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brick 1932
moisture in uninsulated closets
brick 1932

I have moisture and thus mold forming in uninsulated back walls of my closets during winter. It is a brick sided home from the 1930's and the walls are not insulated, just the attic. I do regulate the humidity and try to leave the closet doors open in winter since air holes and bottom gaps did not provide enough circulation. Would love to redo the back wall of each closet but need to know best procedure.

keith3267
Re: moisture in uninsulated closets
keith3267

You might consider louvered closet doors. Because the closet is located against a exterior wall an there is no heat source in the closet, it will naturally be colder than the bedroom and the humidity in the house will condense in there.

Insulating the exterior wall will help some, but without a heat source in the closet, it will still get colder, although not as cold as it gets now. Between louvered doors and insulation, it might be enough.

You could also put a vent in the top of the closet wall above the doors. This will draw warmer air from the ceiling into the closet as the colder air sinks down and spills out onto the bedroom floor.

You should also repaint the closet walls with a paint that has a mold abatement in it.

So a list of things in cost (lowest to highest) order. Work down the list until the problem is solved.

Vents above the doors ear the ceiling.

Louvered doors

Mold resistant paint

Insulate the walls

Put a heat source in the closet (leave the incandescent light on all the time).

brick 1932
Re: moisture in uninsulated closets
brick 1932

We did try a vent of sorts above and they have a good space below. We leave the door open all winter and still have the moisture forming so I'd like to do the insulation but need the best way to go about it and especially don't understand about vapor barriers. The walls are plaster/lath.

keith3267
Re: moisture in uninsulated closets
keith3267

There are a umber of ways to insulate the wall. Usually the biggest cost in time ad money is in repairing the wall after.

The lowest cost overall would be to blow cellulose into each wall cavity through a hole cut into the wall in each cavity. After this is done, you just patch the holes and repaint. This does not provide a vapor barrier though, but since you have to repaint, you can prime the wall with a vapor barrier primer ad then paint.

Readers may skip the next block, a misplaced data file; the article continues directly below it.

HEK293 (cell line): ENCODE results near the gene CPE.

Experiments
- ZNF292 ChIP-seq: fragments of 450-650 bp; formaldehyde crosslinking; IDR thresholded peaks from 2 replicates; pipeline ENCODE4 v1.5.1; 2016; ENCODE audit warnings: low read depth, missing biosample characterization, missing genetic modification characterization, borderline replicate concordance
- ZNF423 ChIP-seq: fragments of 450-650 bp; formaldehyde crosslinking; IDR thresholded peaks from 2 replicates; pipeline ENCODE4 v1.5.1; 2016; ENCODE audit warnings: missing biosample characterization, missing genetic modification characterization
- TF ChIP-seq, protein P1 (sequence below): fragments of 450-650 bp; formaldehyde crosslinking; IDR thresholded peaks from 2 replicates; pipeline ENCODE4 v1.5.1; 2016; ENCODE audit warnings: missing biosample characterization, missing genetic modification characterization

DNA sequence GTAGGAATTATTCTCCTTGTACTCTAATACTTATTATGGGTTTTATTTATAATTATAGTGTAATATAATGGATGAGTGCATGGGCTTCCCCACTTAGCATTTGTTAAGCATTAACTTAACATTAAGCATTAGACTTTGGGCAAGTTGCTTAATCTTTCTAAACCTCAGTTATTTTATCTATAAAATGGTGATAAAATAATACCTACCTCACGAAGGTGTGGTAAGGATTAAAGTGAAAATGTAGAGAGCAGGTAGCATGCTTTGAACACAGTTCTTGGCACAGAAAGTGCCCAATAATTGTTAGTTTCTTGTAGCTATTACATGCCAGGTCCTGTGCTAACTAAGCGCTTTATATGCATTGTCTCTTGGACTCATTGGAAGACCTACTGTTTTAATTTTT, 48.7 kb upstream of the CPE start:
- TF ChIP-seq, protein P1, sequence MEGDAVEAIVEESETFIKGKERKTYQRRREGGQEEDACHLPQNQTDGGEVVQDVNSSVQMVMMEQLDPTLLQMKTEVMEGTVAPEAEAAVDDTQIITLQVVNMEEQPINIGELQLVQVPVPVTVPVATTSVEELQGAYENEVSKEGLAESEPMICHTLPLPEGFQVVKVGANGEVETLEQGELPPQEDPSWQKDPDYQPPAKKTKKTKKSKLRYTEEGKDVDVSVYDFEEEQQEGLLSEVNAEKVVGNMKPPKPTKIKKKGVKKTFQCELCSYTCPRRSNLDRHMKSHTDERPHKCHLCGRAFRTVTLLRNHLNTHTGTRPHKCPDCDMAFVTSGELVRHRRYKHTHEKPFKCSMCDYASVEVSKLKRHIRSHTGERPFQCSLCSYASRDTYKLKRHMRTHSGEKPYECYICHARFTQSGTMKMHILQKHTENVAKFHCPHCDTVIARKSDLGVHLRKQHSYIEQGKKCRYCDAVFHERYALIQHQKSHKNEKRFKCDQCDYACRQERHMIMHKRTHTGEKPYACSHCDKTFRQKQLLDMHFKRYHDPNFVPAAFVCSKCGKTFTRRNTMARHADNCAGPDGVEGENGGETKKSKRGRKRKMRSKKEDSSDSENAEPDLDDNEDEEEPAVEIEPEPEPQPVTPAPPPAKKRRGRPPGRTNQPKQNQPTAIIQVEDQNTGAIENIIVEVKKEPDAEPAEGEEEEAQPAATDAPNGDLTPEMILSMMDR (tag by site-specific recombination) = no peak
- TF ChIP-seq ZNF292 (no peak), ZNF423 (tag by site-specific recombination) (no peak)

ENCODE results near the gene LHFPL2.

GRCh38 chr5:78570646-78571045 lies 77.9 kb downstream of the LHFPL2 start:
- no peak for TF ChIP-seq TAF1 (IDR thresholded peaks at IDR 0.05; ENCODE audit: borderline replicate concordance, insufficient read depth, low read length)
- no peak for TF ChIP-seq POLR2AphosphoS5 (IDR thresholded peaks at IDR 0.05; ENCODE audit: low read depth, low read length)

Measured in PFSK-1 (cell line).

There are slow expanding foams that can also be blown in this way. If you can get a close cell foam, you won't need a vapor barrier ad it will be more efficient, but foam insulation is quite expensive, especially when doing just a small area. This would be more cost effective if you did the whole house.

Any other types of insulation will require tearing out the lath and plaster, installing the insulation a the recovering the wall, most likely with sheetrock. If you do this, using fiberglass batts requires the least amount of equipment, only a staple gun. Use either unfaced batts with a 4 mil or thicker plastic sheet over the studs and insulation, or faced batts with the wings of the paper stapled over the edges of the stud and not to the inside face of the stud as so commonly done. The wings should overlap a little. Do ot push the insulation up against the exterior wall, a little gap at the outside will be needed for ventilation. Then sheetrock and paint.

If you open the wall up and find mold inside the cavity, I would recommend that you treat the interior of the cavities with a sodium borate solution. Mix 2 parts boric acid (roach powder) with 3 parts borax (20 mule team) in very hot water. You can mix about 2.5 cups of the mix into one gallon of boiling water. Then use a garden sprayer or paint brush to apply.

brick 1932
Re: moisture in uninsulated closets
brick 1932

Thanks, that's kind of what I thought I was facing. I have three closets to do so it looks like I'll have to hire someone.

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